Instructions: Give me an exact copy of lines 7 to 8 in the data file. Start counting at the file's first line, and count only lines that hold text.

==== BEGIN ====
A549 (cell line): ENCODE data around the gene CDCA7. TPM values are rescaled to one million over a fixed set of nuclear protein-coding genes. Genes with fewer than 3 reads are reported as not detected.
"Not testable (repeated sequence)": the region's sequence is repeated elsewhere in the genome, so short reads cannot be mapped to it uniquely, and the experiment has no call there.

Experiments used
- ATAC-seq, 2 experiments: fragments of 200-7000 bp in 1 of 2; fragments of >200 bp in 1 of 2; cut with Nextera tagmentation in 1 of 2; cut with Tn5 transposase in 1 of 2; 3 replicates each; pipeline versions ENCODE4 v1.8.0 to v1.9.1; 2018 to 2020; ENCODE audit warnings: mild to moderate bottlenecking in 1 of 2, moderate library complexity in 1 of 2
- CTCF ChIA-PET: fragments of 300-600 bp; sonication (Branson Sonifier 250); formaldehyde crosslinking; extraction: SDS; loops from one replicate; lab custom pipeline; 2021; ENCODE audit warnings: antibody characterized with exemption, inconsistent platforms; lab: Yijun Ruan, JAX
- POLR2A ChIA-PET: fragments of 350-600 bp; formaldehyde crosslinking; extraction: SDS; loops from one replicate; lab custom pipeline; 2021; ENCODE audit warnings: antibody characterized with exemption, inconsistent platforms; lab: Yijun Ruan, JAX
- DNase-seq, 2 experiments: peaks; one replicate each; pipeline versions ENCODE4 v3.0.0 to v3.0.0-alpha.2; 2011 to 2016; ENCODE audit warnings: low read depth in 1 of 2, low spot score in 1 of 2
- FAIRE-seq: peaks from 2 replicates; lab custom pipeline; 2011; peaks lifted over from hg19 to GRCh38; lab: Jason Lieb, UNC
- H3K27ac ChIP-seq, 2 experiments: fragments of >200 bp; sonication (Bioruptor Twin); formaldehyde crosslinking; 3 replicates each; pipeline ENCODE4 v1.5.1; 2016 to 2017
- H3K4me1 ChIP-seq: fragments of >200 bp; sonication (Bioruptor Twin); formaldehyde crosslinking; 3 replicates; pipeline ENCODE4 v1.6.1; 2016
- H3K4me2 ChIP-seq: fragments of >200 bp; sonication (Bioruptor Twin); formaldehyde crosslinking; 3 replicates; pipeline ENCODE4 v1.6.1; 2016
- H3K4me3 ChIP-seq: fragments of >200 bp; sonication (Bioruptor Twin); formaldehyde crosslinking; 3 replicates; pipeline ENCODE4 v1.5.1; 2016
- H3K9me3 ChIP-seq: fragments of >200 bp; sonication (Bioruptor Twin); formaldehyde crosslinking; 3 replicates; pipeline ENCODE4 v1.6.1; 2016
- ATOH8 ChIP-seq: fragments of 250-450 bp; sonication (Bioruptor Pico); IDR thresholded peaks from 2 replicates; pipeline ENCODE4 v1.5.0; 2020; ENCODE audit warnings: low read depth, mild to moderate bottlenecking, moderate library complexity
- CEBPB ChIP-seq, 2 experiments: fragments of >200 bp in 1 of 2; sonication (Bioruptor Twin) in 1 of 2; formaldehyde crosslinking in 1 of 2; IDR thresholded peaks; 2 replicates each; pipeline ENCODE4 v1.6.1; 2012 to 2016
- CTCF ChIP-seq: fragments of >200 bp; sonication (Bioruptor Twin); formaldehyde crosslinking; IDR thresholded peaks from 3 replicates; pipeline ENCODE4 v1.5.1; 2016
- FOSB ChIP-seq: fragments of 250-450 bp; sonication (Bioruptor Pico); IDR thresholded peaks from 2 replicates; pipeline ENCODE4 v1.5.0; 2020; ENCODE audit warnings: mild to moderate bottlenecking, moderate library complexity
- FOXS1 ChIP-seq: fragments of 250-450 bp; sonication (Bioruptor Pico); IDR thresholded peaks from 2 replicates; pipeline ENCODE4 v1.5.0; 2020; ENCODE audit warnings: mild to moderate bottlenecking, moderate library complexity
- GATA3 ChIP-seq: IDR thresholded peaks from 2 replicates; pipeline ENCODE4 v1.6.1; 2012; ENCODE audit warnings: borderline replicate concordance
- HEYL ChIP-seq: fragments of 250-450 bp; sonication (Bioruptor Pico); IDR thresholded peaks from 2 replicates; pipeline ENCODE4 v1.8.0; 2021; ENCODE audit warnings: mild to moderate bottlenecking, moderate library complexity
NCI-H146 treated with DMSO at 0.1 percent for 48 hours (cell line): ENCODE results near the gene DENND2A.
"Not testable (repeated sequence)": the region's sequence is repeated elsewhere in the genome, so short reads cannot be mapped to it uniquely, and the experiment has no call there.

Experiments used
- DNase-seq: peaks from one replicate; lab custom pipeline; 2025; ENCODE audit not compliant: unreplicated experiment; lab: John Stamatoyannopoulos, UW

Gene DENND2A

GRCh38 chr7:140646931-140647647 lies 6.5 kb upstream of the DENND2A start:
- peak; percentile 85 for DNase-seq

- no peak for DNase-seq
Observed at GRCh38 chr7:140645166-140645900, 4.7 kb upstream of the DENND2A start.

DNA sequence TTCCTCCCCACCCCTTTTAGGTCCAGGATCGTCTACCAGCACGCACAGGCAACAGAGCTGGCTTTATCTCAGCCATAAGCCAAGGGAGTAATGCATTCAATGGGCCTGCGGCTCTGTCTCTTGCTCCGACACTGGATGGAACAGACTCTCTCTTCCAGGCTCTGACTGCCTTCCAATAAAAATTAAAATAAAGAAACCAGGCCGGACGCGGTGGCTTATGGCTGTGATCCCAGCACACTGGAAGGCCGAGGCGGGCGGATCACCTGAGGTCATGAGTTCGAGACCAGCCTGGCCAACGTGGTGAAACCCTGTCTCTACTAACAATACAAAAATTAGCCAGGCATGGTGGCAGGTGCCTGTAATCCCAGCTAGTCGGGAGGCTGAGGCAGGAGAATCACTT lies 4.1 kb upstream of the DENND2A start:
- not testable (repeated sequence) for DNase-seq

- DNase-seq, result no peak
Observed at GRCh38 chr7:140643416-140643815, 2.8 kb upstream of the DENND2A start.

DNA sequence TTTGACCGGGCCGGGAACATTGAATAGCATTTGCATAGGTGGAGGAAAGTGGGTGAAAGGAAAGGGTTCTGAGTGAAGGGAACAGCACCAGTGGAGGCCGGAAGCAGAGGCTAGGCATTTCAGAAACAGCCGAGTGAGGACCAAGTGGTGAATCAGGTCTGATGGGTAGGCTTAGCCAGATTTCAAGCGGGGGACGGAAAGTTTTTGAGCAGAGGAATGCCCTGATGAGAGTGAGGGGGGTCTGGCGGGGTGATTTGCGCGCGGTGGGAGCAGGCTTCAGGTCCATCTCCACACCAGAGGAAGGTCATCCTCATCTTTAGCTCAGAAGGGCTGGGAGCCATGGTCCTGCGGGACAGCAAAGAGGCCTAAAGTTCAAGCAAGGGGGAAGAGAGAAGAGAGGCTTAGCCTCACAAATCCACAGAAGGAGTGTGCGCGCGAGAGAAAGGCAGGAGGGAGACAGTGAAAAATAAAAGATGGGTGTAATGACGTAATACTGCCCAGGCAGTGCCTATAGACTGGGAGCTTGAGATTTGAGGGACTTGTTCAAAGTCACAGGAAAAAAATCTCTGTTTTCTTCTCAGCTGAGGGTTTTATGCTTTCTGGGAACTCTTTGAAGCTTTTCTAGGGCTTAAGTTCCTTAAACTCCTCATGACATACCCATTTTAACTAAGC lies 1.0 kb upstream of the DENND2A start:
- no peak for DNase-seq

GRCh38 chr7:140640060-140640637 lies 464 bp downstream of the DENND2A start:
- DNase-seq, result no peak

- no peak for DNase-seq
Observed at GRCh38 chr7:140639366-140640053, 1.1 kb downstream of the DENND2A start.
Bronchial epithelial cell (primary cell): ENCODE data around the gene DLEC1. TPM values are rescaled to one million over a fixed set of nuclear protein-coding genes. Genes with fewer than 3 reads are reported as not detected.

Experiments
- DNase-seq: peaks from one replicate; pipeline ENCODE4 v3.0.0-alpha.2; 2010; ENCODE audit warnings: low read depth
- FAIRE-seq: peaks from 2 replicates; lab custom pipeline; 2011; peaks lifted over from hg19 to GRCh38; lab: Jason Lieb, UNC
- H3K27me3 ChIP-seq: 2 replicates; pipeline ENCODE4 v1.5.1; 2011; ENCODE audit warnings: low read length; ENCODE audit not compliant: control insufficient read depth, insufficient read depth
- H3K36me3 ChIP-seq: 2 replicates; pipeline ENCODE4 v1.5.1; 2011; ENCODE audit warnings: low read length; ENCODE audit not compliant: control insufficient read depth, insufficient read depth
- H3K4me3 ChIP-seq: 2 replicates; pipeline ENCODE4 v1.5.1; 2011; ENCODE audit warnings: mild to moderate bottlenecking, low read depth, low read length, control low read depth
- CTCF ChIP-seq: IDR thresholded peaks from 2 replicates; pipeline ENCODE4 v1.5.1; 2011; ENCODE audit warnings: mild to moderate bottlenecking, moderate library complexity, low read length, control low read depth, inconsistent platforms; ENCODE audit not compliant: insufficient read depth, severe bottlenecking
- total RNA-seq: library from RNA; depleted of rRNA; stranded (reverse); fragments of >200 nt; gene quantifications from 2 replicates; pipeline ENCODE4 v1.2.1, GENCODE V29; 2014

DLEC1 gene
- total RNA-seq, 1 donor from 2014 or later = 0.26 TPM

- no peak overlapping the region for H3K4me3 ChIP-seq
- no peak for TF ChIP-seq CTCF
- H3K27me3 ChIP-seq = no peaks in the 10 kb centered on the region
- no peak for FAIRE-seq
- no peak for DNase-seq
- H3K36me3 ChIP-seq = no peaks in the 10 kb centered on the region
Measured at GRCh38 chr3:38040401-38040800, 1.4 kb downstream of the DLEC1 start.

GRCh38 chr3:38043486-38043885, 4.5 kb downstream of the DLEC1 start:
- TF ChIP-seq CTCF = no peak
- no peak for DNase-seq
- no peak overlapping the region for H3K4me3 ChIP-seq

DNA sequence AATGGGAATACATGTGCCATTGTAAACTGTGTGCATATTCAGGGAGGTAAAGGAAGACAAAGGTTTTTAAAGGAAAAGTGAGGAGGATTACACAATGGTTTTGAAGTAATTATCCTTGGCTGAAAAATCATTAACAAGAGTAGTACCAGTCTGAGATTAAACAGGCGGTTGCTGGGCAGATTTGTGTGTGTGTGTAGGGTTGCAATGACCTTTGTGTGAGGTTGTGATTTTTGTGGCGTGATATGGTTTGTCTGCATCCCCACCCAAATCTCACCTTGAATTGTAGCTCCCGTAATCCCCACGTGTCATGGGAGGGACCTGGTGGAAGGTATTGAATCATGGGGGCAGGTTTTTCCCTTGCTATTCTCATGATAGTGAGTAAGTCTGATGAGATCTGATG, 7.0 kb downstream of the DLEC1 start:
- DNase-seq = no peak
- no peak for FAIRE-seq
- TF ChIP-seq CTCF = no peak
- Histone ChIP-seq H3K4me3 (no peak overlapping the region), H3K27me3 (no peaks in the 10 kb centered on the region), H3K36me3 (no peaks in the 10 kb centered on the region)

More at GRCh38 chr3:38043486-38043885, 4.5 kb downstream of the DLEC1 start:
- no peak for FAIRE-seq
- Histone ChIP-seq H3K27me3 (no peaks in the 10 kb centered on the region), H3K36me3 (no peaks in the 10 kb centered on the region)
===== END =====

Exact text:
- DNase-seq, 2 experiments: peaks; one replicate each; pipeline versions ENCODE4 v3.0.0 to v3.0.0-alpha.2; 2011 to 2016; ENCODE audit warnings: low read depth in 1 of 2, low spot score in 1 of 2
- FAIRE-seq: peaks from 2 replicates; lab custom pipeline; 2011; peaks lifted over from hg19 to GRCh38; lab: Jason Lieb, UNC